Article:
The recent years of revolutionary history have unfortunately given more than one sorry instance of this humiliating conversion. Today, the official attitude of the Stalinist bureaucracy towards the revolutionary events n Spain contribute further proof of the reactionary effects of the theory of socialism in one country.

Wherein lies the immense revolutionary significance of the events in Spain? In a few words it is this: Under the surface of the victory of the republicans over the monarchists lie the threat to both of them of the permanent revolution, that is, of the revolutionary proletariat coming to power at the head of the popular masses. Given a resolute Communist party in Spain, imbued with the audacity that inspired Lenin, Trotsky and the Russian Bolsheviks in 1917, the Spanish Kerenskys and Tchernovs can be turned out and the revolutionary Soviet regime established in their place. A successful proletarian revolt in Spain, which is an “absurdity” only to such people as regarded a Bolshevik victory absurd in the early part of 1917, would not only be of incalculable assistance to the Soviet Union, but would give a mighty impulsion to the international proletarian revolution, primarily in Europe. From this standpoint, the events in Spain must arouse the greatest enthusiasm among revolutionists, who look upon today not only as the continuation of yesterday but as the beginning of tomorrow.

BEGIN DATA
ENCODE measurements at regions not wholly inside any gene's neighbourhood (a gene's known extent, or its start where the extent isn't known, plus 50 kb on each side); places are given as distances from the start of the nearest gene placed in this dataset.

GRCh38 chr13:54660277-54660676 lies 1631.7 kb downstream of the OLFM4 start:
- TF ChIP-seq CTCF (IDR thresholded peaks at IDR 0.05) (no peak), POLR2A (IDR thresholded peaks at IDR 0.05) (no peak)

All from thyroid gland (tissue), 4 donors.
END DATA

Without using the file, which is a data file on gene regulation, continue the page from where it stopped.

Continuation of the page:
It is true that the proletarian tomorrow has been retarded in Spain by the bureaucratic regime, the ignorance and downright neglect of Stalinism. The Molotovs, who discover revolutionary situations where there are none, who declared almost two years ago that it was France which was entering “with both feet into an era of great revolutionary events”, are naturally taken completely unawares by revolutionary events which break out in reality, and not merely in bureaucratic fantasy. The same Molotovs, Kuusinens, Manuilskys, and other shadows of Stalin, conduct themselves with such brilliant strategical wisdom and a display of the qualities of leadership, that when a revolutionary situation actually arises, they either tie the Communist party to the chariot of the enemy (to Chiang Kai-Shek in China, to Purcell in England, to Pilsudsky in Poland), or else carry on in such a manner that the official Communist party is totally unprepared to play any decisive role in the situation (July 1927 events in Vienna, the present day in Spain). A revolutionary situation of first magnitude in Spain – and an insignificant Communist party! That is how Stalinism rewards the Communist International for its long toleration of Centrist rule. But even the barriers set up by Stalinism are not insurmountable. In the heat of revolutionary struggle, a Communist party can be forged and tempered with unusual rapidity.